Do You Have to Sandblast Before Powder Coating?

Sandblasting before powder coating is a necessary step to take. If you’re wondering if the metal has to be bare to powder coat it, the answer is yes. Sandblasting is the best method to clear it. 

Proper powder coating preparation requires metal surfaces to be entirely clear of any finish or dirt that could cause the powder coating to not adhere to the surface. Besides removing contaminants, it’s essential to eliminate the old coat of paint or powder. Stripping the prior coat paves the way for you to apply a newer powder coating layer evenly across the surface. Sandblasting the prior coat also ensures your new coat effectively sticks to the metal surface.

Additionally, when you don’t take the time to clean a metal surface with sandblasting, it’s much more likely that your powder coat will suffer from peeling, bubbling and cracking from poor adhesion. Not using sandblasting can also result in the powder coating having a reduced life span. If you want your powder coating to last a long time and provide a smooth outer surface, you should use sandblasting.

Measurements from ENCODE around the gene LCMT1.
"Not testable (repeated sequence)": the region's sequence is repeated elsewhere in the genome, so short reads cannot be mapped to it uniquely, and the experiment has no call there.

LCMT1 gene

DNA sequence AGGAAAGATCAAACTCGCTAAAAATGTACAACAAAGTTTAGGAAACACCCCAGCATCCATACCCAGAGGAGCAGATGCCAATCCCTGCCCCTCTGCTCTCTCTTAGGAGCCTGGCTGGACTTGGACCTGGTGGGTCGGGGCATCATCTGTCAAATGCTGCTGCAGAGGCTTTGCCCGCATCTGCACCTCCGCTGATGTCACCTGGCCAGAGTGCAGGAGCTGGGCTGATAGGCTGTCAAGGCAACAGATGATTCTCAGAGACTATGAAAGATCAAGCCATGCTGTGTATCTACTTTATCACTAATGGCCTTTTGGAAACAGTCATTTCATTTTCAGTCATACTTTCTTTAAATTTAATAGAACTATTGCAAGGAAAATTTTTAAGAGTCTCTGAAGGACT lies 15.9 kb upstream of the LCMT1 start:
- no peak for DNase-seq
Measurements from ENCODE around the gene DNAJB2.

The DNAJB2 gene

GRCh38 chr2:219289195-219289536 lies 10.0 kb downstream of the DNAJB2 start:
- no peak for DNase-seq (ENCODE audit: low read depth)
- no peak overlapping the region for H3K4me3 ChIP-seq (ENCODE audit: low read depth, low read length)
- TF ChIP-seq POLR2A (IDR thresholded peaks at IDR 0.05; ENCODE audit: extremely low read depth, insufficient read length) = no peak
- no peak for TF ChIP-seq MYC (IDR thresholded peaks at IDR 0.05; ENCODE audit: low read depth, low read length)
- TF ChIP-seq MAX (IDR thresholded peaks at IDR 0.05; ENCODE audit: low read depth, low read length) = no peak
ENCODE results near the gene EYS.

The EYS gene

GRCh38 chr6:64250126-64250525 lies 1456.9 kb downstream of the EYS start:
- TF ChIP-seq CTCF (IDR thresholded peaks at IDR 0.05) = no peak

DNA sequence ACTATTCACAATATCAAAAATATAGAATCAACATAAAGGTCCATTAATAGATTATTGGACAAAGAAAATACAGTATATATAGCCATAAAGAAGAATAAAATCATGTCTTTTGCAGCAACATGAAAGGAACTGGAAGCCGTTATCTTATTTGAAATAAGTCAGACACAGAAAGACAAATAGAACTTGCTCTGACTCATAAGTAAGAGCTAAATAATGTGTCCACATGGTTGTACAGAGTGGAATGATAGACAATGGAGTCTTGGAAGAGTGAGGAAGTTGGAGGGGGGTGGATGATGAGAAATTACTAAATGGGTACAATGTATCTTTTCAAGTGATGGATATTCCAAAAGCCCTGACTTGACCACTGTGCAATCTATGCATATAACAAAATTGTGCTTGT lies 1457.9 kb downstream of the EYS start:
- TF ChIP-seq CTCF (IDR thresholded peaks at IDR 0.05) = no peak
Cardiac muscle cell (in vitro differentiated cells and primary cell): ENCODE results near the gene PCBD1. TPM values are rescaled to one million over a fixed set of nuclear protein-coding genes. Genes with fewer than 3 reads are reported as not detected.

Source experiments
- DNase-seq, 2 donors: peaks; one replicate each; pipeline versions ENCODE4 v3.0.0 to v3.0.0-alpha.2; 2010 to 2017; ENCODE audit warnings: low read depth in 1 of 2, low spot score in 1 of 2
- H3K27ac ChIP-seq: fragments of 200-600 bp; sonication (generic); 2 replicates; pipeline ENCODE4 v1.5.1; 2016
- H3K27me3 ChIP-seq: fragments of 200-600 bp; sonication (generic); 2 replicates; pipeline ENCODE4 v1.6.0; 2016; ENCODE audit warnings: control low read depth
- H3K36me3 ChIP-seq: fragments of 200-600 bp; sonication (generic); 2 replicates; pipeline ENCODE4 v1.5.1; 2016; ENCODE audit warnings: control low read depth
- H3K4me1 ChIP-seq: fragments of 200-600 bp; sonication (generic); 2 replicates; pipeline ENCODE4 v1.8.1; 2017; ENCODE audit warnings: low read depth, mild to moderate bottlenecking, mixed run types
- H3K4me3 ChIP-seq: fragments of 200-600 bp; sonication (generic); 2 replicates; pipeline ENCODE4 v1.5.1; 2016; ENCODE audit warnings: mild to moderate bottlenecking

Benefits of Sandblasting Prior to Powder Coating

There are several advantages to sandblasting your metal parts before powder coating, making it an essential step for anyone who wants to properly prepare their metal components. These benefits range from providing faster cleaning and removing tough contaminants to giving powder coating a longer life span and causing the metal surface to be more friendly to bonding. With all the ways sandblasting can improve the powder coating process, savvy businesses know to use it to assist with metal cleaning.